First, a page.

That feeling has been building since 2015, when the college started a robust downtown development campaign after President David Greene met with city business owners and others, to talk what was needed for growth and sustainability.
Colby bought the Levine's department store building at 9 Main St. in July 2015 for $200,000. In 2018, the college bought the adjacent Camden National Bank building, at 33 Main St., for $750,000, razing both buildings to make more space for the hotel. A century ago, the site was home to the Crescent, one of the city's last downtown hotels.
The hotel is just one of several major projects that represent $70 million invested so far in downtown development. Others are the Bill & Joan Alfond Main Street Commons dorm and commercial building, which opened in Augusta 2018, and the under-development Paul J. Schupf Arts Center, at 99 Main St.
Across the street from the Lockwood, Colby is renovating historic Ticonic Row, at 14-20 Main St. into an arts collaborative and office space.
Once the students can return to normal life, the rooms will get their final cosmetic touches, and the hotel will begin taking bookings in anticipation of opening in the spring.
The hotel, built by Scarborough-based Landry/French Construction, was designed by Baskerville, a Richmond, Va., firm, and managed by Charlestowne Hotels, of Charleston, S.C.
While the hotel is owned by Colby, it has a broader Maine focus. The restaurant and bar feature dozens of Maine brands, featuring art by Bernard Langlais and Passamaquoddy basket weaver Jeremy Frey.
"This is not 'Colby Hotel' for a reason, it's not on campus for a reason," Rowan said.
While it's definitely a feature for those visiting the college, whether it's parents, lecturers or others, it's also designed to welcome vacationers to an area where most of the hotels are large-chain traveler class.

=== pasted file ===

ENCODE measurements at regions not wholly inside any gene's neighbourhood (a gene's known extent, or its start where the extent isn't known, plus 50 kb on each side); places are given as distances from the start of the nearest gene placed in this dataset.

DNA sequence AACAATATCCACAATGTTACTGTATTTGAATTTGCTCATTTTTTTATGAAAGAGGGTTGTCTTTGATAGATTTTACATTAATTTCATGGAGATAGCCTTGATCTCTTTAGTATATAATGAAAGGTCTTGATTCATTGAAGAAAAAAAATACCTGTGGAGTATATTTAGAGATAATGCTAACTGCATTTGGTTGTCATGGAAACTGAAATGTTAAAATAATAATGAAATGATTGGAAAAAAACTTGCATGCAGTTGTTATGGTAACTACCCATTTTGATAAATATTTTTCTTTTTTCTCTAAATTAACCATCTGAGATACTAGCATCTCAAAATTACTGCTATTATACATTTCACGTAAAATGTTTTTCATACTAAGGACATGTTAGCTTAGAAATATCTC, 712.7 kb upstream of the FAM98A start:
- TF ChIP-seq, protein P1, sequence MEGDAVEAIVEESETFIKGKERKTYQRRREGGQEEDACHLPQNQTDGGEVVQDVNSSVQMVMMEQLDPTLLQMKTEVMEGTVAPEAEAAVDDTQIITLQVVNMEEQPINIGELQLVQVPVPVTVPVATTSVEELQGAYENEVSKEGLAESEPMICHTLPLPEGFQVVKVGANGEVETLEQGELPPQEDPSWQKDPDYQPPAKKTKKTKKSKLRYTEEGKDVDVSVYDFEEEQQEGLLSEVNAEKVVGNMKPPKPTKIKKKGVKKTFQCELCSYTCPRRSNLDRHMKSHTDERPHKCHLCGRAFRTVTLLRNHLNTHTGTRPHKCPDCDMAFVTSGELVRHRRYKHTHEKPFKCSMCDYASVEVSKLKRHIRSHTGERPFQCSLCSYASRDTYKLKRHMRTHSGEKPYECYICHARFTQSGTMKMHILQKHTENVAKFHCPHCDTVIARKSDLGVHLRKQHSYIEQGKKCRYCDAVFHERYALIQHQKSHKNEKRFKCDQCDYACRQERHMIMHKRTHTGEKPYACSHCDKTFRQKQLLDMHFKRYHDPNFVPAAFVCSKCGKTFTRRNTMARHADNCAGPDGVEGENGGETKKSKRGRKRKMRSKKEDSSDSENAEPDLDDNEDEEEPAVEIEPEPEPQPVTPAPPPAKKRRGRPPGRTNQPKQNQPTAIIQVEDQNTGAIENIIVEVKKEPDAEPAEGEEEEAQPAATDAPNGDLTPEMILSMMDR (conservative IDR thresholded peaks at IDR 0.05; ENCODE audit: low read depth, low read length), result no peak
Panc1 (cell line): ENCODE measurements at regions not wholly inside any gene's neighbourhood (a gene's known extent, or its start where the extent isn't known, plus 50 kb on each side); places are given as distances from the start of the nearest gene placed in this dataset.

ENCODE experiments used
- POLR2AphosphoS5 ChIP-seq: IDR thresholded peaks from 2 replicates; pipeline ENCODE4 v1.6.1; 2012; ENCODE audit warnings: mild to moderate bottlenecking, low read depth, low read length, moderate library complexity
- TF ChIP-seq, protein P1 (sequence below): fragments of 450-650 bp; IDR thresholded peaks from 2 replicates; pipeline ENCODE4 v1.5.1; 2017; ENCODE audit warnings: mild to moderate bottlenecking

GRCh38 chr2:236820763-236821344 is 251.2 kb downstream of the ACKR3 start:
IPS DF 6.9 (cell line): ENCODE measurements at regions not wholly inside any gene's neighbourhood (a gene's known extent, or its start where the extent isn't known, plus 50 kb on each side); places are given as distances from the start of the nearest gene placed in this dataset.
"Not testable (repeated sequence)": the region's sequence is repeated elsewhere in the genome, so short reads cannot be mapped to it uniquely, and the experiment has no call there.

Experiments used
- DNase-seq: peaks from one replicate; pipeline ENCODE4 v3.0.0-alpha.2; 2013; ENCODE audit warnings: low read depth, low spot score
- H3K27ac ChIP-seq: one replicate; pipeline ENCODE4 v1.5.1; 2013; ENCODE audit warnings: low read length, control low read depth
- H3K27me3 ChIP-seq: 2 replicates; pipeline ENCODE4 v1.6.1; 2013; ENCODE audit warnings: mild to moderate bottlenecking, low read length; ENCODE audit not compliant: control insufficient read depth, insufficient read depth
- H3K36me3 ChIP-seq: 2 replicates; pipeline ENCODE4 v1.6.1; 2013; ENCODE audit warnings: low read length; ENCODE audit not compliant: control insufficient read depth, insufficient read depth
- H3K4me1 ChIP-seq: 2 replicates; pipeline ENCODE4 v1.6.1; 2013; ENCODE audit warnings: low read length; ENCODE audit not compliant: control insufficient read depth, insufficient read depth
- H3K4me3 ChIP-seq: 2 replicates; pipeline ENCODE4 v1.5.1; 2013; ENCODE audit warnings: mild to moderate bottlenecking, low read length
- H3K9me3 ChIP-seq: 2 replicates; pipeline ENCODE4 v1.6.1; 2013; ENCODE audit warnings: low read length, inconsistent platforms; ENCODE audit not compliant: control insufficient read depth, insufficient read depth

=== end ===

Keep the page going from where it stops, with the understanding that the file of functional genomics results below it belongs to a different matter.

"But it's also for the community," he said. Front & Main has its own entrance, though the restaurant, bar and lounge run the length of the building along Main Street. Gas fireplaces front comfy couches and chairs that are grouped in small clusters.
"We want this to be Waterville's living room," Rowan said.
But it's also got outdoor space — a patio with tables, couches and fire pits borders on a pocket park on the west side of the building, and a large terrace, with access from the conference room, spreads across the east side.
The patio is overlooked by four stories of floor-to-ceiling glass on the hotel's west side.
Kim Lindlof, president and CEO of the Mid-Maine Chamber, said the hotel is needed downtown, and she expects it to be a draw for visitors. She said it's also a complement to downtown development not only by Colby, but by other developers.
"It's amazing to see how quickly properties downtown are being filled by new businesses," Lindlof said. She credits the influence of the Lockwood, and other development projects.
Rowan said he's looking forward to the hotel being open, but is also happy with the way things are going now, as the pandemic restrictions lift and Waterville area residents find their way to Front & Main.
"People are eager to get out, and they've been driving past this construction site for three years," he said. "They want to come in and see it."